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Coast Guard Debuts New Rapid Prototyping Center

CoastGuard Vessel Demo

On May 5, the U.S. Coast Guard’s Research and Development Center (RDC), in New London, Conn., launched a facility that will focus on rapid innovation to keep U.S. homeland security systems one step ahead of threats to the nation.

The new Coast Guard Science & Technology Innovation Center (CG-STIC) is a small collaborative center dedicated to the leveraging of innovation, prototyping, and the rapid integration of high technology readiness solutions to operational challenges. It is focused on speeding access to technologies that will help Coast Guard and Department of Homeland Security (DHS) operators in the field complete their mission more effectively and efficiently.

The RDC was inspired to launch the CG-STIC by DHS Secretary Jeh Johnson’s “unity of effort” initiative, which seeks to help DHS act in a more unified fashion. It has adopted a joint staffing approach recommended by a Memorandum of Understanding between the DHS Science & Technology Deputy Under Secretary and the Coast Guard Deputy Commandant for Mission Support. Under this approach, RDC will provide the center with physical space, and its team will consist of dedicated RDC full-time members, as well as experts from across DHS, Coast Guard operations, and other government agencies, who will join the team to work on specific projects for varying durations.

This approach will help CG-STIC develop risk-reducing prototypes, conduct maritime demonstrations, and run field experiments of technology systems to address enterprise-wide DHS and Coast Guard capability needs to counter emerging threats. In addition to prototyping, the CG-STIC will also perform rapid triage to determine which needs take highest priority and which can be addressed—at least temporarily—with existing off-the-shelf solutions. The speed at which technology penetrates the market continues to accelerate, and the CG-STIC will allow the Coast Guard and DHS to capitalize on that speed, putting technology to work to counter potential threats as quickly as possible. The CG-STIC will achieve its mission through partnerships that heavily leverage the changing global innovation ecosystem to help the Coast Guard and other DHS operators stay ahead of their adversaries.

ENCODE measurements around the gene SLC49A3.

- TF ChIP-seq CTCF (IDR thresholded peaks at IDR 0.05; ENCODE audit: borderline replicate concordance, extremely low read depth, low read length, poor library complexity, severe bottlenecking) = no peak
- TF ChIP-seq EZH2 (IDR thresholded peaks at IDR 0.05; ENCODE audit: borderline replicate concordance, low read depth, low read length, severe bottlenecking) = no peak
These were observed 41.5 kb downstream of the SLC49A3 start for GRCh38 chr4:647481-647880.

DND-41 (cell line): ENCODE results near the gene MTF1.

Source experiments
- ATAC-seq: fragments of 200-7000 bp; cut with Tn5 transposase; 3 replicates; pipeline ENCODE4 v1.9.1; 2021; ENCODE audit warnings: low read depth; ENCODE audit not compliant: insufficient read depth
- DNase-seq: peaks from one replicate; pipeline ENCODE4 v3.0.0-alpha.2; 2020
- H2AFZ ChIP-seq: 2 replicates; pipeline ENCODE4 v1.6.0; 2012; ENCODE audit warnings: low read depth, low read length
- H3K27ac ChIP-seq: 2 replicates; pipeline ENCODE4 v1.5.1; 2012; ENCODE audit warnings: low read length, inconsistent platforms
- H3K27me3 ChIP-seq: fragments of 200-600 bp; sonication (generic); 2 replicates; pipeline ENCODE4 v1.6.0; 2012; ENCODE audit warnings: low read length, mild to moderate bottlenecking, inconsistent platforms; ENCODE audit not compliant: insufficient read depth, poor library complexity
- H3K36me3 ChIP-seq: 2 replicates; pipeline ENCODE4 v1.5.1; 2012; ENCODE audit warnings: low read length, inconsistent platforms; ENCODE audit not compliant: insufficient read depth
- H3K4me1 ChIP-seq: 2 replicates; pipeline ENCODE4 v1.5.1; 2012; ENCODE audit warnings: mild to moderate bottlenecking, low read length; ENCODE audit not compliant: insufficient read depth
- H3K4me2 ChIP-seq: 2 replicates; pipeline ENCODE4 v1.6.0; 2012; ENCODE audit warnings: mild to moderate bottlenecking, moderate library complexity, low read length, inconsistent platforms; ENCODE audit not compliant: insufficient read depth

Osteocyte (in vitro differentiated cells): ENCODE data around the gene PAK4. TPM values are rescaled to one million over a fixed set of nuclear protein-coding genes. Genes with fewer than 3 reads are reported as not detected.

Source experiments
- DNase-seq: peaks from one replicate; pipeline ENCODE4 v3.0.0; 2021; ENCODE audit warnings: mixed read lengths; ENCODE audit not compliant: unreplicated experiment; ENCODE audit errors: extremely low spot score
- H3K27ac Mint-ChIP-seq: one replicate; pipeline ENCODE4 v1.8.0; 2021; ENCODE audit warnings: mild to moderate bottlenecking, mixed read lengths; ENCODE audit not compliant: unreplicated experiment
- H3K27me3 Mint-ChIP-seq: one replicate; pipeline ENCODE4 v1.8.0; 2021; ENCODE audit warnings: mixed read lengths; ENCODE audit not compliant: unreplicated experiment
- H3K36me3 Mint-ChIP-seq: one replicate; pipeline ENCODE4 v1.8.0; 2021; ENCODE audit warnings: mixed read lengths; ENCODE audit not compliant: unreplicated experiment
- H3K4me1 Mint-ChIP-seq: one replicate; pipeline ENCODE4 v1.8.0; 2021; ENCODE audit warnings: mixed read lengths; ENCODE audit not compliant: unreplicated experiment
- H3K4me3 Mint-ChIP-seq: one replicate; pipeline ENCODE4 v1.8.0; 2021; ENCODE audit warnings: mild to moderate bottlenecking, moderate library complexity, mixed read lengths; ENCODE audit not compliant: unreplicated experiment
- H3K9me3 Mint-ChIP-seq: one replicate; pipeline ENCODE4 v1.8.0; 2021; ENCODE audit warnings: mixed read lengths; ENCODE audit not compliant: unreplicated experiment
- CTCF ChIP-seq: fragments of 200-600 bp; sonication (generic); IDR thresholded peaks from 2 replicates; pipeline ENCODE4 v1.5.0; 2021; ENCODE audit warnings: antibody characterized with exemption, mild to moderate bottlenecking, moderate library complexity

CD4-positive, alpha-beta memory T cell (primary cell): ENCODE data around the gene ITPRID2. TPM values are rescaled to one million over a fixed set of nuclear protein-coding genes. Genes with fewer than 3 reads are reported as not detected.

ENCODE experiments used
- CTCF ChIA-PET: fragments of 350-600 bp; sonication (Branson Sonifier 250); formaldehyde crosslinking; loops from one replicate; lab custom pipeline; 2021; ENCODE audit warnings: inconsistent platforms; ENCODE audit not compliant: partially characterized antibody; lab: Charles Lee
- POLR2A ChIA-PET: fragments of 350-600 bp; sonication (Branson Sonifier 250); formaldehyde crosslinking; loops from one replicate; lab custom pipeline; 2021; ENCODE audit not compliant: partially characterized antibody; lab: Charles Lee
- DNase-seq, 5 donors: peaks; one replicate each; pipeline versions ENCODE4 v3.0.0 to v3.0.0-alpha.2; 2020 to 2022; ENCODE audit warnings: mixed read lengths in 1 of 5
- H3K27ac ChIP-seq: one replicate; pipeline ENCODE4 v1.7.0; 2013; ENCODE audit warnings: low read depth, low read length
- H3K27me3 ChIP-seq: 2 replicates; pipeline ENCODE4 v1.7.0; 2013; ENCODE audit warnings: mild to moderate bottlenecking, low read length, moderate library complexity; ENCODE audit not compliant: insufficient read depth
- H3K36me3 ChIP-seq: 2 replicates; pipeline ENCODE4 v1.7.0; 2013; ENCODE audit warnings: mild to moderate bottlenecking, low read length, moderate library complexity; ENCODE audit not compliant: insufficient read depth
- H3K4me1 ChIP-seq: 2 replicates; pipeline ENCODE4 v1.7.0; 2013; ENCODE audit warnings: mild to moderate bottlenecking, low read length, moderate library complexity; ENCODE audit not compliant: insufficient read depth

“By formalizing our partnership, we will work closely together to speed-up the transition of knowledge to the field,” said Anh Duong, director of Borders and Maritime Security for DHS Science and Technology.

Projects are already underway, including the design and fabrication—featuring 3-D printed prototypes—of a Maritime Object Tracking Technology (MOTT) that will enable surface and airborne assets to deploy a multipurpose maritime tracking buoy for recovery of jettisoned objects or hazards to navigation at sea. With CG-STIC conducting the at-sea evaluations of the MOTT tracker, the RDC anticipates that the technology will be available for purchase by DHS and the Department of Defense by fall 2016. 

The CG-STIC’s official launch kicked off with a ribbon-cutting ceremony at the R&D Center’s offices at Fort Trumbull, which was attended by many state and agency dignitaries.

In his welcoming remarks, Capt. Dennis Evans, commanding officer of the R&D Center, touched on the cooperative spirit of the Innovation Center, saying, “We recognize our collaboration is critical in transitioning technology and innovation to meet the needs of the department, the Coast Guard, and the American public at strong value to the taxpayer.” 

Connecticut Gov. Dannel P. Malloy and New London Mayor Michael E. Passero both declared May 5 as Coast Guard Science and Technology Innovation Center Day.

After the ceremony, guests toured the facility and met with scientists and researchers, who demonstrated R&D projects, including LED alternatives to pyrotechnic distress flares, nonlethal methods for stopping fleeing vessels, a remotely operated vessel, and night vision device evaluation. Guests were also able to examine an early prototype of the MOTT tracker.

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